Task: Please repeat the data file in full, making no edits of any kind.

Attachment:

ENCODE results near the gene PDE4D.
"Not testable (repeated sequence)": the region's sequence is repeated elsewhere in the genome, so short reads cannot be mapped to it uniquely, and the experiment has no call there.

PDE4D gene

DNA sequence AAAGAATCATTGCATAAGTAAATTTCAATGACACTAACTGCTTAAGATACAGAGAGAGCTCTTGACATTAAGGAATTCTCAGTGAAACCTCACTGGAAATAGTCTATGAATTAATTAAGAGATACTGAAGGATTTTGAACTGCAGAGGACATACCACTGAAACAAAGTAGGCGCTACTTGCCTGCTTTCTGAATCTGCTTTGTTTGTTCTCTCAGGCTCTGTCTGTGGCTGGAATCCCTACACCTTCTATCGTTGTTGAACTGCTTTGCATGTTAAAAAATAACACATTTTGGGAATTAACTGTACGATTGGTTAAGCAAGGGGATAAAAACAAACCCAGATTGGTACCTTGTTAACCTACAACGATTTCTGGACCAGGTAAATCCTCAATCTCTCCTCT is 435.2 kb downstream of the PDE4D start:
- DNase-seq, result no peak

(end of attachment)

ENCODE results near the gene PDE4D.
"Not testable (repeated sequence)": the region's sequence is repeated elsewhere in the genome, so short reads cannot be mapped to it uniquely, and the experiment has no call there.

PDE4D gene

DNA sequence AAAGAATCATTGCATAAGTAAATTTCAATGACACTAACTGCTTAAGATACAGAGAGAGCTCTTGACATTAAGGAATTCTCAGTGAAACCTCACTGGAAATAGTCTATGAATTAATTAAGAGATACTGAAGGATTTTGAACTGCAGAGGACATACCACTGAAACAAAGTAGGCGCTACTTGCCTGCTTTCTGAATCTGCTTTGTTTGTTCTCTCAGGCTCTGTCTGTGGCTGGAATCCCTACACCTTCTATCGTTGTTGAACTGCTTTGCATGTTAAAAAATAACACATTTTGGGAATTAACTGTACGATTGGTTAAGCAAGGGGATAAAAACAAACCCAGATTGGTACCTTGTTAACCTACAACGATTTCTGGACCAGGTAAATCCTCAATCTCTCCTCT is 435.2 kb downstream of the PDE4D start:
- DNase-seq, result no peak